Handling Behavioral Problems in Toddlers
It’s not easy having a toddler in the house. These cute creatures are a pleasure to have when they’re in a good mood, but their emotional state and behavior can turn on a dime. If you aren’t equipped to steer them in the right direction it will cause you a lot of unnecessary stress.
The toddler stage is difficult because this is when children start to realize how many choices are available in the world around them. There are so many toys, lots of space and plenty of activities. There are lots of things to play with and touch. Combine that with an increased awareness of those choices and a low attention span and you can see why it often seems to parents that toddlers are running around like chickens with their heads cut off. They don’t have a singular focus. As you’ll learn, this same “problem” is also your solution to overcoming behavior issues.
Defiance is likely the most common behavioral problem you’ll find in a toddler. They will refuse to listen to you and won’t do what you ask them to do. They don’t want to follow the rules. They want to be their own master. Sound familiar?
Some people think that defiance is a sign of a strong personality, so they let their kids do what they want to “encourage” this. This is a mistake. You don’t want to raise your child like he’s in the military, but if you train your child to defy you and constantly “get away with it”, you’re harming your ability to encourage proper behavior later.
Studies show that kids who are raised up with no or irregular discipline are likely to make bigger adult mistakes. They won’t know how to handle their career path or they will be unsure of how to deal with their own family situations. This makes sense when you think about it, right? The training you receive early in life is largely responsible for how you tackle issues later in life.
The key to handling behavior problems in toddlers is to stop it before it starts. Establish rules even before they understand what the rules mean. Get compliance with the rules and let them eventually learn why the rule exists after they are already well trained.
Some parents are afraid that they are being too strict with their kids, but establishing rules is the first step in disciplining your child. Think about it this way – we all have rules to deal with in life and if you shelter your child from this you’re not doing him any favors. Call it “tough love” if you must, but I believe you can balance tough love with gentle care. As long as you’re still giving the child enough freedom to do things that would not hurt himself or others, then you are doing the right thing.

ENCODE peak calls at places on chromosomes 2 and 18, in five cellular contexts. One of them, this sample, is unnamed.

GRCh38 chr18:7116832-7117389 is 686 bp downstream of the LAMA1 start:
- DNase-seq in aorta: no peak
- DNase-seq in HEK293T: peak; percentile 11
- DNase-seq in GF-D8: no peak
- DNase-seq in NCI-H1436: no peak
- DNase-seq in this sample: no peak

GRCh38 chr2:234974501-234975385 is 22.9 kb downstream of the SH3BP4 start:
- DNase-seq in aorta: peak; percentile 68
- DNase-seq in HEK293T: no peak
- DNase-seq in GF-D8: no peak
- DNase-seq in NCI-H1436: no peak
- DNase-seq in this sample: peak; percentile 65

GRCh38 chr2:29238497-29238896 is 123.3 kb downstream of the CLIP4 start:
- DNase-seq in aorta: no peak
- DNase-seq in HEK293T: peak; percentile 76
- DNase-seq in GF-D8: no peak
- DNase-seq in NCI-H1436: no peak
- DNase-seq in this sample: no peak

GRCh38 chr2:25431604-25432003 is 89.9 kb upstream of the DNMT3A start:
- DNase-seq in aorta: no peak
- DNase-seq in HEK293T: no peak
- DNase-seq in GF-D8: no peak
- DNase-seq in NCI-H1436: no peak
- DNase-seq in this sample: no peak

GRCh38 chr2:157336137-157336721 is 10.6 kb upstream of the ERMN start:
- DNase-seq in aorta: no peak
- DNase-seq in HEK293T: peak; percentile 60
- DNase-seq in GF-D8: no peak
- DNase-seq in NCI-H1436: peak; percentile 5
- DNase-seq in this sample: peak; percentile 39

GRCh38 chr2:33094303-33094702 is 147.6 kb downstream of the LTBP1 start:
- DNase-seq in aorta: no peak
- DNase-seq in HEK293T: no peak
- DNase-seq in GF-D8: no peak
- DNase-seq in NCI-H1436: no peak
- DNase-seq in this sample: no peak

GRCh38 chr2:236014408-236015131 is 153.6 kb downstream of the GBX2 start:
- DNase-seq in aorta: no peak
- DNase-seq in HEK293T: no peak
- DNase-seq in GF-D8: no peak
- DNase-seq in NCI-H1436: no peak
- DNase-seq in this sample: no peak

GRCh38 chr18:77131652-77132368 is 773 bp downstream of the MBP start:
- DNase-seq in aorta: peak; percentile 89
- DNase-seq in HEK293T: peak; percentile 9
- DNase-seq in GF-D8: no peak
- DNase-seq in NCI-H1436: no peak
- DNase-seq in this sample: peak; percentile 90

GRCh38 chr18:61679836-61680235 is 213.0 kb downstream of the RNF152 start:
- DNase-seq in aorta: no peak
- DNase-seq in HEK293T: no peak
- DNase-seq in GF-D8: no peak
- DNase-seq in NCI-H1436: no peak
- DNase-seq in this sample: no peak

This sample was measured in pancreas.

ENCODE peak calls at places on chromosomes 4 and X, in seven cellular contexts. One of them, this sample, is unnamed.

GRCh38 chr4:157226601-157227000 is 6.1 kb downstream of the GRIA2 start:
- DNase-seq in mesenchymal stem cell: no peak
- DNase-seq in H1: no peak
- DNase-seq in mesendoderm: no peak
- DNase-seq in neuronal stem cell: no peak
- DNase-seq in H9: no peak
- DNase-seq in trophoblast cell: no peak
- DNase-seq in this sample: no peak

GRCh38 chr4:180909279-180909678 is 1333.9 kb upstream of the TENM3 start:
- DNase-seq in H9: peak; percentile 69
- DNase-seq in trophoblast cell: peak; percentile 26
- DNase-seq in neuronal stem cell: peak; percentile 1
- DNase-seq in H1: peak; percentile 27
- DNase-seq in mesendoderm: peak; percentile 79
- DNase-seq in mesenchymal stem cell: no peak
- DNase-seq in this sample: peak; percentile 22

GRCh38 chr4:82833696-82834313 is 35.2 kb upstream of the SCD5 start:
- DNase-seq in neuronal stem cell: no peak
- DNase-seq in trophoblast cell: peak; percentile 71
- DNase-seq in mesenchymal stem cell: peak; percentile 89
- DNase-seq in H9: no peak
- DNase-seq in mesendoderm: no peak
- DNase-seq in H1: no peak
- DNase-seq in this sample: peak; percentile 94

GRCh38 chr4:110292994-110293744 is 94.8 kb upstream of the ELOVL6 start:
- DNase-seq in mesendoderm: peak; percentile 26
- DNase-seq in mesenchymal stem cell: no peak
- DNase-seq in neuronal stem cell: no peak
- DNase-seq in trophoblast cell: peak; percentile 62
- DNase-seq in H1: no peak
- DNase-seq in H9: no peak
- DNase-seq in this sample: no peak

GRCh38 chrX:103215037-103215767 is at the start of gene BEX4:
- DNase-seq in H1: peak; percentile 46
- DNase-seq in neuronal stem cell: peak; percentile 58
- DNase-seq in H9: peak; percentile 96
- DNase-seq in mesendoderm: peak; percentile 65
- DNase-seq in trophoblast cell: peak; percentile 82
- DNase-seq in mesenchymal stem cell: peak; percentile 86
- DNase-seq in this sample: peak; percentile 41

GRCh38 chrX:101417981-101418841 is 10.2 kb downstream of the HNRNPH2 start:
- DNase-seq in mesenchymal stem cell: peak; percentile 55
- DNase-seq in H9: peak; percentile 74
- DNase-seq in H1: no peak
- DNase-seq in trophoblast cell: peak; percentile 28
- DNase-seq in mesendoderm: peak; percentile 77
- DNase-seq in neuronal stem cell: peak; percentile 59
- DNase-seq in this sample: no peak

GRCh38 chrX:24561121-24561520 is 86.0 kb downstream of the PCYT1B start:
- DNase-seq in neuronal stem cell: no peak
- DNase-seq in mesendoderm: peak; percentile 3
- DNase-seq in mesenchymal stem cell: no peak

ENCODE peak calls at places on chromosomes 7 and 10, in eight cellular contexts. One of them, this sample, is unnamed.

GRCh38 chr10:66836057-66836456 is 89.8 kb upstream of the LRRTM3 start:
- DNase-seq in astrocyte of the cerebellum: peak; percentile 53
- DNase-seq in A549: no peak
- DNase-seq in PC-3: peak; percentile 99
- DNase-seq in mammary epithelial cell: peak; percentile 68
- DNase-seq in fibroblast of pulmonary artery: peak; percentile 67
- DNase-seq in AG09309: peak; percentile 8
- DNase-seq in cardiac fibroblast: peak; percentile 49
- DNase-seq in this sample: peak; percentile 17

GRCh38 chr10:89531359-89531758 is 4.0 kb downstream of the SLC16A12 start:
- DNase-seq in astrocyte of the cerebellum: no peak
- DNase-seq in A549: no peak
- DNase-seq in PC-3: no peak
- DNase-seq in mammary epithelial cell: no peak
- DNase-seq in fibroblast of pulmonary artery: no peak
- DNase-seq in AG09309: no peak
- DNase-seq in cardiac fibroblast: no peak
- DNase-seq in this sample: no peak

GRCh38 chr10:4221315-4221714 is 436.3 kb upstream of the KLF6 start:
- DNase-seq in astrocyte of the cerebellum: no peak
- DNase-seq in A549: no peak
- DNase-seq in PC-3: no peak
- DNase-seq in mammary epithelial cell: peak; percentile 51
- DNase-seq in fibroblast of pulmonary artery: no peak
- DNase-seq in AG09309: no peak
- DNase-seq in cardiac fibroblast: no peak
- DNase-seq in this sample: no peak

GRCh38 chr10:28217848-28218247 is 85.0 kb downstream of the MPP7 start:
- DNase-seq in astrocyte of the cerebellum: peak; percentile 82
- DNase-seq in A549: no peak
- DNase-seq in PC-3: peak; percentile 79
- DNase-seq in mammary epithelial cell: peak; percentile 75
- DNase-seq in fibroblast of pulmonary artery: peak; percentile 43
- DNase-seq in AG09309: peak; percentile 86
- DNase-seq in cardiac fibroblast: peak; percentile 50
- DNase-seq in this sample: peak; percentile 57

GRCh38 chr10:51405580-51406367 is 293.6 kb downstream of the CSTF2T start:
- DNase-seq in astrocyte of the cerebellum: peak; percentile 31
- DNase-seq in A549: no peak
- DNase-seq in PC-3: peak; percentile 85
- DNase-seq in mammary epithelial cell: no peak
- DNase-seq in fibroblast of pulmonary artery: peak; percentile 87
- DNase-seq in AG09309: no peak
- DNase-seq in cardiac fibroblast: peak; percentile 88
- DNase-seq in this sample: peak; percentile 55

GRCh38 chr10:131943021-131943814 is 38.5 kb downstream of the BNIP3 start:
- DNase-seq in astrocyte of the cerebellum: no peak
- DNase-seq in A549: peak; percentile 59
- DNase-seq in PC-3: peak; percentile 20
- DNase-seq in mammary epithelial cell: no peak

Once you have established and introduced the child to the rules, it’s really important to be consistent. People learn through experimentation and prediction. If a child can’t learn to predict (with accuracy) that a rule will be enforced, then he’ll assume the rule is not a real rule. He’ll behave as if the rule doesn’t exist. He’ll test you because you haven’t done your job in establishing a predictable pattern of rule enforcement. When you say there’s no candy before bedtime, or no throwing balls in the kitchen, you need to be totally predictable in how you respond to your child breaking these rules. Otherwise who’s really to blame?
When you first implement a new rule, explain to your child why such rule needs to be followed (assuming he’s old enough to have this conversation). When you say she shouldn’t touch your phone, explain what you’re trying to protect or prevent. Avoid explanations such as, “Because it’s not a toy”. Be specific and helpful. Ask yourself if you’d be satisfied with a similar explanation from a friend, a boss, or a family member?
Finally, for those times when bad behavior just seems to rear its ugly head without notice, realize that behavior is driven by emotion. You should always look for a way to establish rapport with your child and then gently guide his or her poor emotional state to a more resourceful state. Better behavior will follow almost instantly. A great way to achieve this is to interrupt the child’s pattern by asking an oddball question, and then during that period of confusion (when your child is interpreting the weird question), ask about something else that will cause your child to remember a positive experience. When we think back to positive memories we can’t help but relive those good feelings. If you find your child is acting out because of a poor state of mind, use this technique to change his state quickly, and then focus on re-establishing a pattern of good behavior.
About The Author:
Chris Thompson is the creator of “Talking to Toddlers”, an audio course for parents. He teaches parents how to overcome the normal problems that every Mom and Dad faces with kids by learning better communication skills.
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